Buy Your Home in Northern Israel
If you are ready to buy property in Israel and want the spaciousness of the homes in the Center or on the Coast, but don’t have the budget, then you need to head north. Northern Israel offers home buyers the best prices, giving you much more space for your money than what you can buy in Yerushalayim, Tel Aviv, Ramat Beit Shemesh or other popular destinations in the center and coastal areas of Israel. Check out this featured property.
North of Safed (or Tzfat) is the yishuv of Bar Yochai. It is a gorgeous community, nestled in the northern mountains, within walking distance from RASHBI, the kever of Rabbi Shimon Bar Yochai, for whom the yishuv is named. Just down the road to south is the Holy City of Safed. If you are looking to buy property in Israel, and prefer a place to spread your wings, enjoy nature and crystal clear air, then the yishuv of Bar Yochai could be just the place for you.
Bar Yochai began in 1978, but it remained a sleepy village with only around 20 families for quite some time. In 1996, once the government opened up the yishuv to new home buyers, the population began to grow. Around 140 families make their home in Bar Yochai, a community filled with synagogues, parks, hiking and biking trails, children’s playgrounds, and tons of clean open space where families can hang out together and enjoy the mountain air.
This private home is absolutely stunning. The interiors are spacious, luxurious and complete. Six rooms are spread over 200 sqm of living space, designed for comfort and beauty. Outside are luscious gardens with trees and grasses. PLUS, the property includes two separate rental units, that can be long-term rental apartments or vacation apartments, or a place to put the in-laws when they come to visit! Each apartment is 3 rooms, 60 sqm, and they have a huge mirpeset (balcony) with panoramic views of the north Israel mountains. No one will ever want to leave. You can have a good income without leaving your house. The asking price is excellent, only 2.7M shekels. Contact us at email@example.com to arrange a viewing.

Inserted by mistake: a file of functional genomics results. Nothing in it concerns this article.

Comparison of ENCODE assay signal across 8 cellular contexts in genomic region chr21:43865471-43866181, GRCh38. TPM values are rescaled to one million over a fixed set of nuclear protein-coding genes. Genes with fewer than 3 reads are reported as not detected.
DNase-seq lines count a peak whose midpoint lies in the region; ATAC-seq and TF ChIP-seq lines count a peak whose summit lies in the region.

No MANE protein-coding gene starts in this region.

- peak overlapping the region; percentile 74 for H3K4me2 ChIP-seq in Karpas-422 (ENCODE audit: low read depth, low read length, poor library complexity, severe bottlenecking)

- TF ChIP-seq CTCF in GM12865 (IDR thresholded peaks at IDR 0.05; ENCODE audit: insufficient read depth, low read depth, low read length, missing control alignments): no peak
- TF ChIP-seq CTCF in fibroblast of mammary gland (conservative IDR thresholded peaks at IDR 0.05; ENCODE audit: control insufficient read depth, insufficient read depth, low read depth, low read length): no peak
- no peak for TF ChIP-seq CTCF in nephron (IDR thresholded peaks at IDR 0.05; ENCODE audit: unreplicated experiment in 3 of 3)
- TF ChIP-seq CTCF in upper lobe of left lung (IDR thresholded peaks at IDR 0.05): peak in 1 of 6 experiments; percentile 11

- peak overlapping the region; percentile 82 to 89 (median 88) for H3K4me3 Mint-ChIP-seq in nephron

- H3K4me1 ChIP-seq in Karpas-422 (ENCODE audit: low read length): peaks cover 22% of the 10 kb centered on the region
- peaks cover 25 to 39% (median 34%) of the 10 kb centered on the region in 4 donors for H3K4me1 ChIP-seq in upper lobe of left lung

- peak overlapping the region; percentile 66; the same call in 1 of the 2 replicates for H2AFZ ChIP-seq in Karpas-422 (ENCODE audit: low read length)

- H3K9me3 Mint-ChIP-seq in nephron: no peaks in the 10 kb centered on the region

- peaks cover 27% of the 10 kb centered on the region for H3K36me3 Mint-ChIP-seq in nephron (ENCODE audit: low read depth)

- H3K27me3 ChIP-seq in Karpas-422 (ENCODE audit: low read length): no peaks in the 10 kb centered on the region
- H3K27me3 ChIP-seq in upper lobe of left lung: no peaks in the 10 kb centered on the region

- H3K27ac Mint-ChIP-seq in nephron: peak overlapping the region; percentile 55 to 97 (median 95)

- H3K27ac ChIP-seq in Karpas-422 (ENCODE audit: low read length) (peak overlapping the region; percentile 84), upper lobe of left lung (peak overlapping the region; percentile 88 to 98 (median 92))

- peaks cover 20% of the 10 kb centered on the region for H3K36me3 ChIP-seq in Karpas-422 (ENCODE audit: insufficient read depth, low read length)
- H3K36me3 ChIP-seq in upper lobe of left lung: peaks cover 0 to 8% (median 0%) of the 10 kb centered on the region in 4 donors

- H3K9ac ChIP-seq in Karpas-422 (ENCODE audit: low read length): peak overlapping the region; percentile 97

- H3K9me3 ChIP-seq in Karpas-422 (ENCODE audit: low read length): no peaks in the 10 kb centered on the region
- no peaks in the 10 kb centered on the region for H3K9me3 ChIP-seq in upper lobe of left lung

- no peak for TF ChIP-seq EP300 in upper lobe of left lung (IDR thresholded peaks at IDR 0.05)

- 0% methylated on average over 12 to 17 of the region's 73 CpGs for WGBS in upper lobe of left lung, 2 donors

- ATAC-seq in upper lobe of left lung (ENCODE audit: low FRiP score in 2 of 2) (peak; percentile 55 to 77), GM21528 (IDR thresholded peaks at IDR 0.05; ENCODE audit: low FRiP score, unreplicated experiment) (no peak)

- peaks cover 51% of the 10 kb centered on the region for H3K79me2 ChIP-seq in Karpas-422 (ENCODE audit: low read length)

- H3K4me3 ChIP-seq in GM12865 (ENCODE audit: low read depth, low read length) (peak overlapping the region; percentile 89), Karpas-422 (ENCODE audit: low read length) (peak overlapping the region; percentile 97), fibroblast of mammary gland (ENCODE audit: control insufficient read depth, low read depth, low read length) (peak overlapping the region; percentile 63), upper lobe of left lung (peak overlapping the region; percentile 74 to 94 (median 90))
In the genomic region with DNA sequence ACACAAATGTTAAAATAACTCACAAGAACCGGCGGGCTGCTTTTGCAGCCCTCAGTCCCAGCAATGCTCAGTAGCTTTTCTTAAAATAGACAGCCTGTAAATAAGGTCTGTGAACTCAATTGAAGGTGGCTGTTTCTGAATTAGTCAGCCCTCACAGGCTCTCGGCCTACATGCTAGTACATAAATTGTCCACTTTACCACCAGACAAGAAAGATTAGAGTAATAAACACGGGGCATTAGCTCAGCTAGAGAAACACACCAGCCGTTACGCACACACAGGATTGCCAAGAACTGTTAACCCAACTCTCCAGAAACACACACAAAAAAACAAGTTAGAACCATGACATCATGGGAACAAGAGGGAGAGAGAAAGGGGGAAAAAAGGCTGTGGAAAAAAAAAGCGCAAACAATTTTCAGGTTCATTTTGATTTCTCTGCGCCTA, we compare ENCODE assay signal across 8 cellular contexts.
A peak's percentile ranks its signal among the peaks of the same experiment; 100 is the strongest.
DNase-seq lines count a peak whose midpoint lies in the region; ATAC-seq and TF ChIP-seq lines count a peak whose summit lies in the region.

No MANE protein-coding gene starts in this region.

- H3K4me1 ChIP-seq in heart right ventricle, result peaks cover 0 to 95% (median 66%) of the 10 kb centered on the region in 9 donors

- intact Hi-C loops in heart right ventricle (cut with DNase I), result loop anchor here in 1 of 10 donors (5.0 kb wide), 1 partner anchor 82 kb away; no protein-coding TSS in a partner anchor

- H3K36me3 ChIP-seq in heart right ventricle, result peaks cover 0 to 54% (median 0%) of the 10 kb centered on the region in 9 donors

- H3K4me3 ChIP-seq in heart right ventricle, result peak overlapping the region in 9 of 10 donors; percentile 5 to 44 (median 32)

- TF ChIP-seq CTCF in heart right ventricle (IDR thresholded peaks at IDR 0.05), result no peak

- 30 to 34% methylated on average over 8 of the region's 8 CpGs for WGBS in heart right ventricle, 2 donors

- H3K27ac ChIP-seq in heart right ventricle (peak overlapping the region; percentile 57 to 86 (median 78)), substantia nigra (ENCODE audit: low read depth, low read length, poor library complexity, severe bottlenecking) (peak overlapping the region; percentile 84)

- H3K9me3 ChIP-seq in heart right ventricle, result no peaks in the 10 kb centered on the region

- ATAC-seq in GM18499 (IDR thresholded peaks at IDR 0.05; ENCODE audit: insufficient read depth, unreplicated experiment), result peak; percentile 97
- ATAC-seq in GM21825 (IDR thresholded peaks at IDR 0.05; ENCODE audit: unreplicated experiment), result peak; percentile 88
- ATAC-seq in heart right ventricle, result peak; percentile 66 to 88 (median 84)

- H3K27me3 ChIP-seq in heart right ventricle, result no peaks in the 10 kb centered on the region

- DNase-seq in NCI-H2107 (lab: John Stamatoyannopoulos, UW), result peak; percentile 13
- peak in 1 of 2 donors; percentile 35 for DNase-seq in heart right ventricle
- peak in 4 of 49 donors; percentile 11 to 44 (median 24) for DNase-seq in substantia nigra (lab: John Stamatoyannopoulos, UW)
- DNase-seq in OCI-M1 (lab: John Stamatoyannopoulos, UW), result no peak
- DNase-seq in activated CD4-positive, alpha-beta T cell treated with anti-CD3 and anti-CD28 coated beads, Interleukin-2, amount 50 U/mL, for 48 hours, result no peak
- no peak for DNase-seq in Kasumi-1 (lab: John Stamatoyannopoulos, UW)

Affordable Real Estate Can be Found in Northern Israel
Everyone is watching their budget these days and Israel real estate buyers are no exception. If you skim the real estate listings, it might seem that the idea of buying property in Israel is just a dream. And, in fact, if you concentrate your search to the center of Israel, it just may be that this is the sad truth.
Come north to the beautiful, wide open spaces of northern Israel. Here you can still find affordable property in Israel. The north offers city living, town living, or country living. You can buy an apartment, townhouse, or private villa, land or a farm. If you are thinking about investing in the Israel real estate market, northern Israel is the best place to plant your investment money. As little as 280,000 shekels can get your foot inside the Israel real estate investment door. The return will be much better because your purchase price will be much lower.
Prices in the north are rising, just like they are all over Israel. Yet, for affordable housing in Israel, the north is still your first choice. Prices range from 500,000 to over 1M shekels, depends upon size, location, views, and whether furnished or not. On our “Hot Properties” page you can find something to suit your budget and taste. Visit us often, sign up for email alerts, and let us help you find your affordable real estate in Israel.
Here is an interesting development in the Israel vacation apartment scene. It seems that the private vacation apartment business has become too successful. In spite of the reasons alleged in the article, it appears that the real beef is that the hotel industry is being out-done and the state is not getting its “fair share” of revenues. Opponents point to the new Berlin law that bans private vacation apartments from the market. According to the article, there were only 900 private vacation apartments in Israel in 2012. Today, there are at least 20,000 apartments doing a brisk business with tourists from around the world. The number could be higher as this represents only those listings advertising through the primary portals, including the increasingly popular Airbnb.
I don’t predict any bans on vacation apartments, known here as dirat nofesh. It would be like the government telling foreign investors what to do with their property. One thing the government does not want to do is cool down the foreign investor real estate market. How they will succeed in slowing down the growth of the private vacation apartment business remains to be seen, but in the meantime, please be sure to visit our vacation homes page and grab a spot for yourself this year.
If the Minister of Finance, MK Moshe Kahlon, gets his way, Israel will open up its residential construction industry to foreign developers. The plan is not without opposition, but the proposal brought before the Housing Cabinet is designed to speed up the construction timetable, getting that new home in your hands much sooner. Currently it takes around 15 years for developers to complete a new neighborhood, during which time construction prices rise, making that new home less and less affordable. The new effort is also intended to improve construction standards. For foreign buyers and olim from overseas, this could be very welcome news.